When I saw her, in my opinion Sister [Faustina] was calm, however, when she came to converse with me, she repeated her request immediately. In accordance with what I had agreed on with the sisters, without thinking, I replied that I gave my consent. I saw that she was surprised. She asked if I would do the necessary formalities. I replied that I would not know how to justify her desire to leave the Congregation because of the revelations and then she asked if she could go to Fr Andrasz, who, however, as it turned out, was not present there at the moment. Of course, I allowed her to do so and we parted company.
On the very same day in the afternoon I went to our house in Rabka for a few days and having come back I watched with interest how Sister Faustina behaved. I was surprised to see that she was carrying out her daily duties as if nothing had happened, so I waited a bit and then I called her and asked about the matter. The Sister replied with sincerity and simplicity that the moment I gave her a free hand, in her soul, she felt as if she were in a dark precipice, completely alone and abandoned, unable to take any step, and the thought about leaving the Congregation went away. We talked about the subject affectionately and since that time we did not mention that. Now it seems to me that I can regard the sudden darkness in her soul as God’s sign which we waited for.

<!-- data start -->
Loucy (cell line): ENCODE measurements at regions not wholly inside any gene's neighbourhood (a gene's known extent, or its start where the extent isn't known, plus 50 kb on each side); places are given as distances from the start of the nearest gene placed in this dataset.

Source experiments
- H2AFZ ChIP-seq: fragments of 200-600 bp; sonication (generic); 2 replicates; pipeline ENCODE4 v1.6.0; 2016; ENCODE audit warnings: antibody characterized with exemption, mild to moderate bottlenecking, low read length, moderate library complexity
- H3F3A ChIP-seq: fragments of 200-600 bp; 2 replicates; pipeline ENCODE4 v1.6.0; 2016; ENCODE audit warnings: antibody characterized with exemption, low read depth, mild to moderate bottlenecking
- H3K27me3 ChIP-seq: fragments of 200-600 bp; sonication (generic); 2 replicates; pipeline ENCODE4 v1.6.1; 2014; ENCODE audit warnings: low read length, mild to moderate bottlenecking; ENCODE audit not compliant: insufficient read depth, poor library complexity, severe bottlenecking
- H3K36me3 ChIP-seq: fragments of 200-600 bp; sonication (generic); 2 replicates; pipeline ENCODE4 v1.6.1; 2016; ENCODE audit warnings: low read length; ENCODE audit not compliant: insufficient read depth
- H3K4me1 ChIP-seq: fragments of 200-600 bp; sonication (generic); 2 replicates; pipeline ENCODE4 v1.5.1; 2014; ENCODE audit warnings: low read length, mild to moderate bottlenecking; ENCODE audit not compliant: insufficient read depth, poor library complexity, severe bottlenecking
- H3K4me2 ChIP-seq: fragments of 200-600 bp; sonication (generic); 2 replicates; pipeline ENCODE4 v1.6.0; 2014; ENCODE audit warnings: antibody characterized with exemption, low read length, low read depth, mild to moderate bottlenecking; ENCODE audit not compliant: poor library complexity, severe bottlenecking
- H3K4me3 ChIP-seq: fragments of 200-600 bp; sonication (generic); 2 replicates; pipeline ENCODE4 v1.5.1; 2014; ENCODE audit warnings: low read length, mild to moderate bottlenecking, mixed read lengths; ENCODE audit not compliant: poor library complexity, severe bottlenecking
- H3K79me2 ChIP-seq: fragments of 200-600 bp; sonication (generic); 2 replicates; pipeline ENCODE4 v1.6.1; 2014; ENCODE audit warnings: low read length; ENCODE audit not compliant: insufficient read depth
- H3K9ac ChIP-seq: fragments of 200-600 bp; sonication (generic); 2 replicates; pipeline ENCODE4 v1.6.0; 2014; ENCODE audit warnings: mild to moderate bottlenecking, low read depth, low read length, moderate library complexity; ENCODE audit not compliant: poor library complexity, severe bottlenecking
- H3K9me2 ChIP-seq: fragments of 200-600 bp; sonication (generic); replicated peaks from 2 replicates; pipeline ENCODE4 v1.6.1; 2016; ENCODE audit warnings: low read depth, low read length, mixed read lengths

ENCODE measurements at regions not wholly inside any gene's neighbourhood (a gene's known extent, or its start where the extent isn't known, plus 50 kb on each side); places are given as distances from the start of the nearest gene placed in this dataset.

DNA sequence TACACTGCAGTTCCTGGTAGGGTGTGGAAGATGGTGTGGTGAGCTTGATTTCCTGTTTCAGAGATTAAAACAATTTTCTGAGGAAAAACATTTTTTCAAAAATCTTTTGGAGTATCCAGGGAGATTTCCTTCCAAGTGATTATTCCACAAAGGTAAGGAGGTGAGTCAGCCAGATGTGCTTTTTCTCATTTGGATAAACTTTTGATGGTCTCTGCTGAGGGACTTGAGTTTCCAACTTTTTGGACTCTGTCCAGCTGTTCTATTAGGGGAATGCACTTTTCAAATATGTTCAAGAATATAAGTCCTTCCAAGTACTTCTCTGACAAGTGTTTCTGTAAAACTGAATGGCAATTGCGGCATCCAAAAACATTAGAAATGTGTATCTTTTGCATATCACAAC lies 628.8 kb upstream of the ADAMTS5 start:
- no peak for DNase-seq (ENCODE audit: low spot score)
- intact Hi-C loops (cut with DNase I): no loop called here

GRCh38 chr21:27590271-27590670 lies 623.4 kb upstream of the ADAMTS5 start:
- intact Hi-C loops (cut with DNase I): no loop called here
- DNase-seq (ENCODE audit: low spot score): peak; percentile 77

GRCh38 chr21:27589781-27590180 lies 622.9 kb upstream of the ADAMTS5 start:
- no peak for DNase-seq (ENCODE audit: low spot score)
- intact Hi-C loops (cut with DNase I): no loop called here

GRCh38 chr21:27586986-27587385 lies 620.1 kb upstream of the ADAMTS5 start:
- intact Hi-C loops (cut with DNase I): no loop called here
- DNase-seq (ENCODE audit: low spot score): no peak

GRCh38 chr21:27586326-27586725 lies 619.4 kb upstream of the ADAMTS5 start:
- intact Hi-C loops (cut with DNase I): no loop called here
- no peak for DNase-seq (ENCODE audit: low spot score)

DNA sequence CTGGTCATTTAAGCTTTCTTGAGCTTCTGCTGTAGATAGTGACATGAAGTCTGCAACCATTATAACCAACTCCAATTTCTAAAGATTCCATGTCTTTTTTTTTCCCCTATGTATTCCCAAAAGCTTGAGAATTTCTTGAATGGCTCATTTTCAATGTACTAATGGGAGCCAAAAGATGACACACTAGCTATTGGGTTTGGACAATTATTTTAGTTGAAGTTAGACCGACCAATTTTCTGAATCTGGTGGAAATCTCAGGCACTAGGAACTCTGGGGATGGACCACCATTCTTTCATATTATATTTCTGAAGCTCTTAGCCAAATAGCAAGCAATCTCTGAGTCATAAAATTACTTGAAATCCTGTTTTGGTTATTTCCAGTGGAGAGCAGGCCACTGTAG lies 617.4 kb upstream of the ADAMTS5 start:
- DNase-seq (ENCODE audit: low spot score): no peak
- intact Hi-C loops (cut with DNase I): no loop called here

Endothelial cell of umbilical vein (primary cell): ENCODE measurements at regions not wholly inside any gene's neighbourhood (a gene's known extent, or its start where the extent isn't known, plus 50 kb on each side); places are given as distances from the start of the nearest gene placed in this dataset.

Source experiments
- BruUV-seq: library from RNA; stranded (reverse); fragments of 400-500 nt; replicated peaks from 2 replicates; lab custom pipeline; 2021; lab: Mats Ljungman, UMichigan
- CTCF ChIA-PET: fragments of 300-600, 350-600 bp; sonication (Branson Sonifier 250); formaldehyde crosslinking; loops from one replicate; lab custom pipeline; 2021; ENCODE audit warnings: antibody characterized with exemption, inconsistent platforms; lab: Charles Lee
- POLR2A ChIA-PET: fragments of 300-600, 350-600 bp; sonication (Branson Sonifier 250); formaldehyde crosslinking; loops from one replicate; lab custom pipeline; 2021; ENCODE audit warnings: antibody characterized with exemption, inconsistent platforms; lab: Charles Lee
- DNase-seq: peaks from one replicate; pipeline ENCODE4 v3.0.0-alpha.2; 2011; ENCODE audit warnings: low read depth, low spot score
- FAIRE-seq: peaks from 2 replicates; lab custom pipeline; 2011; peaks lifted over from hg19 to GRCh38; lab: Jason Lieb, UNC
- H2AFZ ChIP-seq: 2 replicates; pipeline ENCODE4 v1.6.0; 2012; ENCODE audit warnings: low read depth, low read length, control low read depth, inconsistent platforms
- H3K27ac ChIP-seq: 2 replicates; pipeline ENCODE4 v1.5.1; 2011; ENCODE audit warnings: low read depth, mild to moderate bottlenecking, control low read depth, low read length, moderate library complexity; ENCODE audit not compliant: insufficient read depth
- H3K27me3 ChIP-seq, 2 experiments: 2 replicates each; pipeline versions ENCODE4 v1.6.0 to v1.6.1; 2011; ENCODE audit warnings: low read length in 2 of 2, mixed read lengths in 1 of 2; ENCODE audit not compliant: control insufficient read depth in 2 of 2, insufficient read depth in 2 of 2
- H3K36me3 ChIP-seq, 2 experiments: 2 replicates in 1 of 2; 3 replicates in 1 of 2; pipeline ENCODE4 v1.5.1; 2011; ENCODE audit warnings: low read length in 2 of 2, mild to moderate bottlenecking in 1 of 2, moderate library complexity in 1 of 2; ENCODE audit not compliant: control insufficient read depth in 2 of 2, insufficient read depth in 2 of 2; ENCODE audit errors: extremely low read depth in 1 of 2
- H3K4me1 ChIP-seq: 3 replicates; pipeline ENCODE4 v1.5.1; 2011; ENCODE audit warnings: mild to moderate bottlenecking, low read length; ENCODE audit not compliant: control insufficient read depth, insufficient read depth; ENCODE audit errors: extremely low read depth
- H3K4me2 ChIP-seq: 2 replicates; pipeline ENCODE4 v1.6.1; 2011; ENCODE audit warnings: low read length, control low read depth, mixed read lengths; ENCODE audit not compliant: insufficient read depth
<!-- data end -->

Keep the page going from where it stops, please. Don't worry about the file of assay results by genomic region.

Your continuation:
In the autumn of 1937 Sister Faustina’s health began to deteriorate again – she was transferred from the garden to the gate, where she was very kind, nice and good to the poor. When the disease was developing it was necessary to isolate her from the others, along with Sister Fabiola – who also had a lung condition. God permitted it to happen that since the time when Sister Faustina was in Vilnius the then Infirmarian had not quite believed that her experiences, which she knew a bit about, were true and the sister who took care of the sick was really afraid of getting infected with tuberculosis. Because of that, as I came to know about it later, the care of the sick frequently left much to be desired. However, Sister Faustina did not complain about this. Only when in spring did I come from Warsaw she mentioned that to me adding that she was saying it in order to prevent something similar from happening in the future. The next Sister Infirmarian surrounded her with really loving care.